LONDON, Jan 19 (Reuters) - The closure of the Woodford fund in Britain showed how the $184 trillion shadow-banking sector can be vulnerable even in normal market conditions, the Financial Stability Board (FSB) said in a report on Sunday.
Shadow banking refers to investment and credit-like transactions outside conventional banks. It includes open-ended funds, money market funds, hedge funds, special investment vehicles, securitisation and insurers.
The FSB, which coordinates financial rules for the Group of 20 Economies (G20), said its narrow measure of “non-bank financial intermediation” grew by 1.7% to $51 trillion in 2018, or 13.6% of total global financial assets.
By contrast, the growth rate averaged 8.5% annually in 2012-17, when shadow banking grew rapidly as banks faced heavier regulation following the 2007-09 financial crisis.
The narrow measure covers shadow banking activities that the FSB believes could pose bank-like risks to financial stability.
The regulator’s broad measure of shadow banking dipped slightly to $183.7 trillion in 2018, the first drop since 2008 — declines un stock markets in 2018 hit asset valuations. The pullback has been generally reversed as Wall Street rallied to record highs last week.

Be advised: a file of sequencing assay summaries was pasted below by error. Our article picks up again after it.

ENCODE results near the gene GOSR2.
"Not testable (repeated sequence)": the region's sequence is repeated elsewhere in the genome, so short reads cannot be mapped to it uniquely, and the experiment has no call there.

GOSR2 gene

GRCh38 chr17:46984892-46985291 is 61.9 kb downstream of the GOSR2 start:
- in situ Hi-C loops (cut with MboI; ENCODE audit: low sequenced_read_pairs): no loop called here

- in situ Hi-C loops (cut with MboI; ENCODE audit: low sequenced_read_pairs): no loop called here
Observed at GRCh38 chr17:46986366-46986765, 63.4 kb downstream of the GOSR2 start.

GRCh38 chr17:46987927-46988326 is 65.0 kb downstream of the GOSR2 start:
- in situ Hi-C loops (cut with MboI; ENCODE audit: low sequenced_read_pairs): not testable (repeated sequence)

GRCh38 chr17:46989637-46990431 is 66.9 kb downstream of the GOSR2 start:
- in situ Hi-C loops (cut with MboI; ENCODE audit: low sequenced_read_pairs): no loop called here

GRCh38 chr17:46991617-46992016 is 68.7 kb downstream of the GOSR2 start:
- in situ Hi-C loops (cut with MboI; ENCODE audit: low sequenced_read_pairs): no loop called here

Total global financial assets grew by 1.4% to $379 trillion in 2018, driven largely by banks, the FSB said.
The FSB singled out the flagship open-ended equity fund run by British stock picker Neil Woodford, which was suspended in June 2019 after being unable to meet redemption requests from investors. It has since been closed down, with its investors due to get some of their money back in coming weeks.
The Woodford fund highlighted potential vulnerabilities at some open-ended funds, which typically offer daily redemptions, that have significant investments in assets that are illiquid or hard to sell quickly without incurring losses, the FSB said.
Moreover, the suspension of the Woodford fund occurred in a benign financial market, the FSB noted.
The events surrounding Woodford have prompted the Bank of England to consider how a fund’s redemption terms can better reflect the difficulty of selling illiquid assets, such as commercial real estate.
Reporting by Huw Jones, editing by Larry King